Saoncella, S. et al. Syndecan-4 signals cooperatively with integrins in a Rho-dependent manner in the assembly of focal adhesions and actin stress fibers. Proc. Natl Acad. Sci. USA 96, 2805–2810 (1999).

    CAS  Article  Google Scholar 

  6. 6.

    Fiore, V. F., Ju, L., Chen, Y., Zhu, C. & Barker, T. H. Dynamic catch of a Thy-1–α5β1+syndecan-4 trimolecular complex. Nat. Commun. 5, 4886 (2014).

    CAS  Article  Google Scholar 

  7. 7.

    Echtermeyer, F. et al. Delayed wound repair and impaired angiogenesis in mice lacking syndecan-4. J. Clin. Invest. 107, R9–R14 (2001).

    CAS  Article  Google Scholar 

  8. 8.

    Longley, R. L. et al. Control of morphology, cytoskeleton and migration by syndecan-4. J. Cell Sci. 112, 3421–3431 (1999).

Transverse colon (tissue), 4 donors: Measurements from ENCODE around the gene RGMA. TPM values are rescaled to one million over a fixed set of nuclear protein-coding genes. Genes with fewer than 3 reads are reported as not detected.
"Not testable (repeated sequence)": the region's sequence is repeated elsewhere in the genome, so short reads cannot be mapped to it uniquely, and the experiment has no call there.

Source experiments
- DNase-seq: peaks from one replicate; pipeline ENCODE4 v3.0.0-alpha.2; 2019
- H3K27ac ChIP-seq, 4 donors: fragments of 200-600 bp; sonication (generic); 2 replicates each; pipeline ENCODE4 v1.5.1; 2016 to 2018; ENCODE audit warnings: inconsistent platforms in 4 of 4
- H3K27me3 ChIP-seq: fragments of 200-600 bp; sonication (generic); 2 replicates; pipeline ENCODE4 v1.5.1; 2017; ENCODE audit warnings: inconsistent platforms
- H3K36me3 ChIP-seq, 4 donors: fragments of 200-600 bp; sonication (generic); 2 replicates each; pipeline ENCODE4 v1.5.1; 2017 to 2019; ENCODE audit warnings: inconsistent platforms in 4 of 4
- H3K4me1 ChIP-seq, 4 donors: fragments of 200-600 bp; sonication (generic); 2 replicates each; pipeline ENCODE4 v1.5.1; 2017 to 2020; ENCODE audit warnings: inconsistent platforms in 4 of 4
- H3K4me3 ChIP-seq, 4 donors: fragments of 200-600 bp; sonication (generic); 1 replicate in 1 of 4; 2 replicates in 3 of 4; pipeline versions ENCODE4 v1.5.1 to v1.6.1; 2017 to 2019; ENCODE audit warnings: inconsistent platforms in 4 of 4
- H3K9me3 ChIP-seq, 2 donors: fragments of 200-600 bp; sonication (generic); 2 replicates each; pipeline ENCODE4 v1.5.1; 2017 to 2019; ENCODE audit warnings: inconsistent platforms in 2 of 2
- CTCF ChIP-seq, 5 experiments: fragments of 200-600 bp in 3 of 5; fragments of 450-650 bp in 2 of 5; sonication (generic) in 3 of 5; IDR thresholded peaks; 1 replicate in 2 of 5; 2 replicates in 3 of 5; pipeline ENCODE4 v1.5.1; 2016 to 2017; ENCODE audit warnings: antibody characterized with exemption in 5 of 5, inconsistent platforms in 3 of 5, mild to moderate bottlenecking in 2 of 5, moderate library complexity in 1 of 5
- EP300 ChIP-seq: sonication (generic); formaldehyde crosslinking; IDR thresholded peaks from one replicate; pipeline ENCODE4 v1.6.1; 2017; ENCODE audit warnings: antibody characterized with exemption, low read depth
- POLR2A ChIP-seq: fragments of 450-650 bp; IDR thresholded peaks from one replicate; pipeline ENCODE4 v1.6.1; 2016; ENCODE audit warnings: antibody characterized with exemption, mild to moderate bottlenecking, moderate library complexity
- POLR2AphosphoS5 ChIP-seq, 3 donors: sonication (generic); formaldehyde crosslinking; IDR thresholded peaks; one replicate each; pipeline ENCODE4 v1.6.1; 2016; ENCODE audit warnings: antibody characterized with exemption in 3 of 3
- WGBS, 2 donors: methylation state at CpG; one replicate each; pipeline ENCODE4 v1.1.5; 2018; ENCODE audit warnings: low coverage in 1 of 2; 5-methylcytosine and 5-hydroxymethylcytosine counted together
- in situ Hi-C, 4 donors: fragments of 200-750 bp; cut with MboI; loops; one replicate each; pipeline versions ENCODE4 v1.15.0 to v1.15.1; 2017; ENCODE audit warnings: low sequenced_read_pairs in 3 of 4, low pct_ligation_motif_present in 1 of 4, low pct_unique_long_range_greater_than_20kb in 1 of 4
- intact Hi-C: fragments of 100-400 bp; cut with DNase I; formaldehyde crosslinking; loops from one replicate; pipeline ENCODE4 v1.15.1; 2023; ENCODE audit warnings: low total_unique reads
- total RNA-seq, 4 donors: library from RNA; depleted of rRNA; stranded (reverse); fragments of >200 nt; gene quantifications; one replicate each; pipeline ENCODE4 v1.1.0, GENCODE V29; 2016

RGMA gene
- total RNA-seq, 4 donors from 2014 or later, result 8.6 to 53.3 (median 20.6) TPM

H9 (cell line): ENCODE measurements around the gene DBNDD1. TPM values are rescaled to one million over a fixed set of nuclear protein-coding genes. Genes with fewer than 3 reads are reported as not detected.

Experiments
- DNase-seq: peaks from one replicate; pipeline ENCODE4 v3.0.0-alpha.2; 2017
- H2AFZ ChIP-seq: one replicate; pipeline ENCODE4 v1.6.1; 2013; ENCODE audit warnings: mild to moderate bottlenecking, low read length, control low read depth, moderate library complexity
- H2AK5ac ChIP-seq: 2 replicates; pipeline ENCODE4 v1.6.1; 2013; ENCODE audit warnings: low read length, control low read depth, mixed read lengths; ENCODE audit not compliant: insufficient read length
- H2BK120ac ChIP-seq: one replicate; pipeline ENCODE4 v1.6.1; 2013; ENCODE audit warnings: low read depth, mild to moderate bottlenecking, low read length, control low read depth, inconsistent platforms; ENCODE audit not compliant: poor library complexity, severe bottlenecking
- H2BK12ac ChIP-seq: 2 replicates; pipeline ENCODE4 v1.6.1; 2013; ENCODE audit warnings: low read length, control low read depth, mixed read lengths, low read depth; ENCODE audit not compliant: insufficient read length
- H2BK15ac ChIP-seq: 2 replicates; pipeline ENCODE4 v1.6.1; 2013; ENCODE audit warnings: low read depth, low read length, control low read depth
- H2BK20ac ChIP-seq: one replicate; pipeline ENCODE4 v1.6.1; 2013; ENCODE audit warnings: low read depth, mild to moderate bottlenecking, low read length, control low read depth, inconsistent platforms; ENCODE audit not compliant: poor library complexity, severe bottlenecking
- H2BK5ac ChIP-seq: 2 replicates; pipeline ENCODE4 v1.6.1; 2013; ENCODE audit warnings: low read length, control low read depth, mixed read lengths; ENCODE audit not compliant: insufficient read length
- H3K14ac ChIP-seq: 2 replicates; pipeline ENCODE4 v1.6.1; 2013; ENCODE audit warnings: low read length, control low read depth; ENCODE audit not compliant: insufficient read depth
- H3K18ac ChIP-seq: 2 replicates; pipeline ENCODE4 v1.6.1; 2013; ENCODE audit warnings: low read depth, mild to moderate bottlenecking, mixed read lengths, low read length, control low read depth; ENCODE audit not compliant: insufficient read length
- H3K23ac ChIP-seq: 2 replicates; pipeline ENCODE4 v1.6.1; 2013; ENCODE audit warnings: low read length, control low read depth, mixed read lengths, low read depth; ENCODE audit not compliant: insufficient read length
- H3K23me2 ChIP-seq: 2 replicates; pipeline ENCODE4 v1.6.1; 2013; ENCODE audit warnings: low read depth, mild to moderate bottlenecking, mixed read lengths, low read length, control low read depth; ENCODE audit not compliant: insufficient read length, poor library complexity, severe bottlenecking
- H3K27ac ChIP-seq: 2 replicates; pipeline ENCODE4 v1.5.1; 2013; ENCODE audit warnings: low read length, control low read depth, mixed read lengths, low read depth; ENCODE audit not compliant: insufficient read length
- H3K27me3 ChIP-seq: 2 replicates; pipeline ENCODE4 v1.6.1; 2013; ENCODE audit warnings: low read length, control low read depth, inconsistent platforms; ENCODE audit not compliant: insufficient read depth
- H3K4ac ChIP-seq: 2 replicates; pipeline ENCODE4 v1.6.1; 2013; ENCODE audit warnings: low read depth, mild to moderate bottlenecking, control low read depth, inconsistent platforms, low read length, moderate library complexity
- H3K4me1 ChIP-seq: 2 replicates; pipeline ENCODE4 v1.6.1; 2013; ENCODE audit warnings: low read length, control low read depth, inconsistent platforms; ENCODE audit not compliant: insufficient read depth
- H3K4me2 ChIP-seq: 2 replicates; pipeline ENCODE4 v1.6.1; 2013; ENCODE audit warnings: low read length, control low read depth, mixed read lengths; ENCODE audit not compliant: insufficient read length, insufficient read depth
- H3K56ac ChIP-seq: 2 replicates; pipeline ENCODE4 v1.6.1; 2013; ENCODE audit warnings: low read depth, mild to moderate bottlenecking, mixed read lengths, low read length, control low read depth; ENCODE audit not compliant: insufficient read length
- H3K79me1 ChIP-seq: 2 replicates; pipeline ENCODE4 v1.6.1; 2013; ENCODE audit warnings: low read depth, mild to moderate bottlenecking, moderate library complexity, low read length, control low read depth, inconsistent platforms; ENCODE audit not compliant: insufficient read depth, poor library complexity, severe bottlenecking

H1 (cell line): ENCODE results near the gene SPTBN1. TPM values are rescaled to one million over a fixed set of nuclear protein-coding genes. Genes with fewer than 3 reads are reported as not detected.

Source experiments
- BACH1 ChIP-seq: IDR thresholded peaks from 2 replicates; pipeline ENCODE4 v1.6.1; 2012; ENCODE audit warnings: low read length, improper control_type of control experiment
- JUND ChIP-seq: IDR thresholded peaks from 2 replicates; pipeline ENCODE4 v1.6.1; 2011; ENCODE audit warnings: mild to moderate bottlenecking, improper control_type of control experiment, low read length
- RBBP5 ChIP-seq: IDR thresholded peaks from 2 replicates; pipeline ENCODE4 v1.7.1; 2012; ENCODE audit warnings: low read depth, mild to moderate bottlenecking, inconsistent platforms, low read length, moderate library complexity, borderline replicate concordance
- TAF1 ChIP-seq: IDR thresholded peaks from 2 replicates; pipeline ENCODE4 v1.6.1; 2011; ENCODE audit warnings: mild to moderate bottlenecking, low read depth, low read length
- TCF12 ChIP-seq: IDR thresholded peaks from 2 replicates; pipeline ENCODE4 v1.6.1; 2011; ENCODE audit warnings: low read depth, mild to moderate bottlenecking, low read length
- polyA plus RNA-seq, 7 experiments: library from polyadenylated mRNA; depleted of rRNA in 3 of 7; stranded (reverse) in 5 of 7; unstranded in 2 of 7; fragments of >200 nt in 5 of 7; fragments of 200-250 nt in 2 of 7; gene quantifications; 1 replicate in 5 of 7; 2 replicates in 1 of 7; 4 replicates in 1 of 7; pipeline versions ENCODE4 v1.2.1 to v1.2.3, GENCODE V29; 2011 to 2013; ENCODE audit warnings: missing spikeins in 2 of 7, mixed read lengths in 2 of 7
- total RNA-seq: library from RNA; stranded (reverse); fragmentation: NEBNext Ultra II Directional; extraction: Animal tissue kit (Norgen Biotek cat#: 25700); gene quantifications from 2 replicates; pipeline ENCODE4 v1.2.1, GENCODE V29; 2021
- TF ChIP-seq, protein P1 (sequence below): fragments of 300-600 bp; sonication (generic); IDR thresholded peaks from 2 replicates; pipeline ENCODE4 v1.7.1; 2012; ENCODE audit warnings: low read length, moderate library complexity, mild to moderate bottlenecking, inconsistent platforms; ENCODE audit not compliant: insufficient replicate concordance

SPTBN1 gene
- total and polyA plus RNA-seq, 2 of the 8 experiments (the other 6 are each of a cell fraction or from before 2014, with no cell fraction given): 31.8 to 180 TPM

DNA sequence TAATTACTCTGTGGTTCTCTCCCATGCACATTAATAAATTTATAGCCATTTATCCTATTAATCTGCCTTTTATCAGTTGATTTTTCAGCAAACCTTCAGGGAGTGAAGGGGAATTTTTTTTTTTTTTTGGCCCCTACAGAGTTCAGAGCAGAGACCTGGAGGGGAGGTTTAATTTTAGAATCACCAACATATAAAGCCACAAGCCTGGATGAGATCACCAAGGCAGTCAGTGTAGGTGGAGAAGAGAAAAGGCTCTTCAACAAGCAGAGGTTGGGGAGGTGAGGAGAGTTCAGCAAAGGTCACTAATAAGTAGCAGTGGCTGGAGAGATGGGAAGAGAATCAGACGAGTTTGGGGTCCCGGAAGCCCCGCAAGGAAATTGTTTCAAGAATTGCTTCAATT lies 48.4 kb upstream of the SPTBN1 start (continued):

CAS  Google Scholar 

  9. 9.

    Cavalheiro, R. P. et al. Coupling of vinculin to F-actin demands syndecan-4 proteoglycan. Matrix Biol. 63, 23–37 (2017).

    CAS  Article  Google Scholar 

  10. 10.

    Okina, E., Grossi, A., Gopal, S., Multhaupt, H. A. & Couchman, J. R. Alpha-actinin interactions with syndecan-4 are integral to fibroblast-matrix adhesion and regulate cytoskeletal architecture. Int. J. Biochem. Cell Biol. 44, 2161–2174 (2012).

    CAS  Article  Google Scholar 

  11. 11.

    Gopal, S. et al. Heparan sulfate chain valency controls syndecan-4 function in cell adhesion. J. Biol. Chem. 285, 14247–14258 (2010).

    CAS  Article  Google Scholar 

  12. 12.

    Chen, Y. et al. Matrix contraction by dermal fibroblasts requires transforming growth factor-β/activin-linked kinase 5, heparan sulfate-containing proteoglycans and MEK/ERK. Am. J. Pathol. 167, 1699–1711 (2005).

    CAS  Article  Google Scholar 

  13. 13.

    Florian, J. A. et al. Heparan sulfate proteoglycan is a mechanosensor on endothelial cells. Circ. Res. 93, e136–e142 (2003).